09 January 2010

Rubber Writer Girl

Writing streeeeeeeeeetches a person. Honest.

Think about it, high school teachers and therapists ask people to journal. Scientists journal to keep track of what they’re discovering—or not. Leonardo de Vinci kept journals. Teenage girls are practically required to have a diary. It’s an epidemic!

OK, maybe not an epidemic. But it is a very, very common practice that is encouraged or required in many cases. Why? Because writing accesses areas of the brain that speaking doesn’t. Writing encourages brain cells that can sleep through a long conversation to wake up and get to work. No, that’s not a real, scientific explanation. I’m a writer, not a scientist (though I woldn’t mind playing one on TV)

When we put new brain cells to work, we sometimes open up new pathways. We connect one thing with another. One mental file triggers another. For instance, when brainstorming, a person may make connections to things they’ve written down and a new idea is born.

Writing down new information assists in the learning process. A person is likely to remember something they wrote down better than something they simply said. Ever remembered what was on a list even if you don’t have that list with you? Some people can’t remember things well unless they write them down. There’s a name for that type of leaning, but I can’t access it right now. Personally, I’m a visual learner. I learn better when I see, or write something down so that I can see it. I’ve heard experts say that no matter what type of learner a person is, the more senses get into learning a subject, the easier it is to learn the material. Writing brings touch and vision into the mix (and sound if you count the tap of the keys, or the sound of the pencil on the paper).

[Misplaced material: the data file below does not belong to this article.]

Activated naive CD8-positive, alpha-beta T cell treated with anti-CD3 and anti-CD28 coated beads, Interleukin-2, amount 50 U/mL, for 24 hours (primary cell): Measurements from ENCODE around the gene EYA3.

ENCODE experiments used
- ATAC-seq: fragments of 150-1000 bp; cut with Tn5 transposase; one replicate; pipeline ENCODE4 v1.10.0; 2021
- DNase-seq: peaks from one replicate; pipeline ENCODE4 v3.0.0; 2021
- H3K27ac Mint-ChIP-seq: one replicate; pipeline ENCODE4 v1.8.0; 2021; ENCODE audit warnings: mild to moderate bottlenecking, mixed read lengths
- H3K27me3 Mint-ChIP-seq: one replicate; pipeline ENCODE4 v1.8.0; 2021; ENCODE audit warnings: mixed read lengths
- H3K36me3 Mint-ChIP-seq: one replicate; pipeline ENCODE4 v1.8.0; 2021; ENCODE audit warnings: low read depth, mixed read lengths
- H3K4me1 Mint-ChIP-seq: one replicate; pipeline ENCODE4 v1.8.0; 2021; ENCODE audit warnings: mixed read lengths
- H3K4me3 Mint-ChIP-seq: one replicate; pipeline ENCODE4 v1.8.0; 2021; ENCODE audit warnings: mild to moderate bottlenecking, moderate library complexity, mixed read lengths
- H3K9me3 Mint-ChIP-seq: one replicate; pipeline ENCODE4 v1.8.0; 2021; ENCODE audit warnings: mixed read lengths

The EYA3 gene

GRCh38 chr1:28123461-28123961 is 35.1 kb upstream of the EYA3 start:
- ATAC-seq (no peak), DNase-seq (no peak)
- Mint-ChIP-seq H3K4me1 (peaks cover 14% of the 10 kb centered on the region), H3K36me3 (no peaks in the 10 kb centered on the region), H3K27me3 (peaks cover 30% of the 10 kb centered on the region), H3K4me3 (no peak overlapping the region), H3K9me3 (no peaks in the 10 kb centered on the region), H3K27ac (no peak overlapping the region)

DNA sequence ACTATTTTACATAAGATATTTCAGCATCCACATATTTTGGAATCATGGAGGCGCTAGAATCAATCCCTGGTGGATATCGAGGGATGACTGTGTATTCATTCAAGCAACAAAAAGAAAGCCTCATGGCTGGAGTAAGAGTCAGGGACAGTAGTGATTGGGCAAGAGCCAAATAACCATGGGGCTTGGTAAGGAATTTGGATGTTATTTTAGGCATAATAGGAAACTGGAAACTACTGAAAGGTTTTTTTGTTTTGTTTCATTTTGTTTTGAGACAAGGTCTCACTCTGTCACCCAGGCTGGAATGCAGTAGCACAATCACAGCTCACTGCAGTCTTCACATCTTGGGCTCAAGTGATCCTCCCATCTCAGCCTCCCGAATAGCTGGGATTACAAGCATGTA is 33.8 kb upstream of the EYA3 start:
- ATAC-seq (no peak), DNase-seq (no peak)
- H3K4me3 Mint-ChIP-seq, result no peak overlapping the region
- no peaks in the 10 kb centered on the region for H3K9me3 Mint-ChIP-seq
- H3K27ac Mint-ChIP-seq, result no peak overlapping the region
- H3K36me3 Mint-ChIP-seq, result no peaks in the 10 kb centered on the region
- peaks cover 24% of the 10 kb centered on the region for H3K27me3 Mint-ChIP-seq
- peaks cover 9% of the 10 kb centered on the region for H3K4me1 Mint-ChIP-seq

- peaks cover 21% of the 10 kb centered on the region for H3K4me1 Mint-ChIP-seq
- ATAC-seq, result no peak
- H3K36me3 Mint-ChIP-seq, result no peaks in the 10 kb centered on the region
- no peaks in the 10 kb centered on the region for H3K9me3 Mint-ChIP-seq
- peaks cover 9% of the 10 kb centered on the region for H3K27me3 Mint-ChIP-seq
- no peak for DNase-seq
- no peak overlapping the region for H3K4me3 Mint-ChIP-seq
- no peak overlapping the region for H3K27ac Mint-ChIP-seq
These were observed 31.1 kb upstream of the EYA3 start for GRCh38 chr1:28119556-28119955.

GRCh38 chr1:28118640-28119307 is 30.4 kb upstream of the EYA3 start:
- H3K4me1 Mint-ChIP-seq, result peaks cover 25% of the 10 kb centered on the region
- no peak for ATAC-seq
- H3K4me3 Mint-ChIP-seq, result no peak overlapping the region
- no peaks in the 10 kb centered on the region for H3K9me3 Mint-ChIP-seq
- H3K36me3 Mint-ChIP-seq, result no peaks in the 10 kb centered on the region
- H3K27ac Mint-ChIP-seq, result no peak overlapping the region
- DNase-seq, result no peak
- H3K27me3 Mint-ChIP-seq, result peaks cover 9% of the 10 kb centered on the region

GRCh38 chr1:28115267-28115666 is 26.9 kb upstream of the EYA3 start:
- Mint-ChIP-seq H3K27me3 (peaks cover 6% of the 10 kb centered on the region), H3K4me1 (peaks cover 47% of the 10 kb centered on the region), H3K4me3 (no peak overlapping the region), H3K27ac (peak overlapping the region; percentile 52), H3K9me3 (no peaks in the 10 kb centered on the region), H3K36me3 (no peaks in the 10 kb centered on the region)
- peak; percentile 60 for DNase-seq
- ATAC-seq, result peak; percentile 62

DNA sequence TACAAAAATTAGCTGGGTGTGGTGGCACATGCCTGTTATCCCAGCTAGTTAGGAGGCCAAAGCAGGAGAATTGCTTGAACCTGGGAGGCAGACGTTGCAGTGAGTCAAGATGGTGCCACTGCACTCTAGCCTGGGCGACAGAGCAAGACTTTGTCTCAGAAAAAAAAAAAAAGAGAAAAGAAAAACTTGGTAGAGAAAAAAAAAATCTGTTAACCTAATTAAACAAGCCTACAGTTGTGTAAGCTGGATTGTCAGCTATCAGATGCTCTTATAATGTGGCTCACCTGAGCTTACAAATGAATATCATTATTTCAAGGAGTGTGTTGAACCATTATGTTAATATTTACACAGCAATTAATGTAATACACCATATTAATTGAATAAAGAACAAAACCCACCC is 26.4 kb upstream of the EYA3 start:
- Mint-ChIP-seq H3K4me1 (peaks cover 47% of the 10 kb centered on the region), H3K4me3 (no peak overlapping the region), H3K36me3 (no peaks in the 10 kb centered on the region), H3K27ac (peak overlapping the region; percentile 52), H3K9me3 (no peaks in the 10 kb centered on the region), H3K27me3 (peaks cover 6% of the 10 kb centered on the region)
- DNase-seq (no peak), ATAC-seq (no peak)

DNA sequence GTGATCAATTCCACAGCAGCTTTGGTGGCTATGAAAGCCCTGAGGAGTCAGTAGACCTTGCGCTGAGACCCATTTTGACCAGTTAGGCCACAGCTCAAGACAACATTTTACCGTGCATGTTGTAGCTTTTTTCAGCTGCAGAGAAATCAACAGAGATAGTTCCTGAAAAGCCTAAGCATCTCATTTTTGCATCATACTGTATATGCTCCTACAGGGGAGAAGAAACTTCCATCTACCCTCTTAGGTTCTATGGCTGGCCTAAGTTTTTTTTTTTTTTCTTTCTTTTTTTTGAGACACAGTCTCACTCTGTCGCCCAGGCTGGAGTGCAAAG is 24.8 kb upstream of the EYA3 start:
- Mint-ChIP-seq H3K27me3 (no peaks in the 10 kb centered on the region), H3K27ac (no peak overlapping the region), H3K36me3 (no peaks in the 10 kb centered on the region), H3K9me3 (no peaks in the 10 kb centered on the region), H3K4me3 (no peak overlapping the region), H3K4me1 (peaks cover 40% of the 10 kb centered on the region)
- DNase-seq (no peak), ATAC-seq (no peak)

Writing can tap into the subconscious, which is probably why therapists like to encourage journaling. It’s possible to start writing anything that comes to mind and wind up with the solution to a problem or a new and exciting idea. Which brings me to the next subject.

Writing also increases creativity. I’m not sure there’s any scientific proof of this, but I do know that people seem to be able to tap into some kind of creative well when they write. Writers call tapping into this well accessing their muse.

So, we have better learning, accessing new brain cells, accessing the subconscious, and increased creativity. I’d call that stretching. There you have it. Writing can stretch a person, and you don’t have to be a writer to use it.

Now that I’ve written all that, I need to stretch. Until next time!

Cheryel

www.cheryelhutton.com
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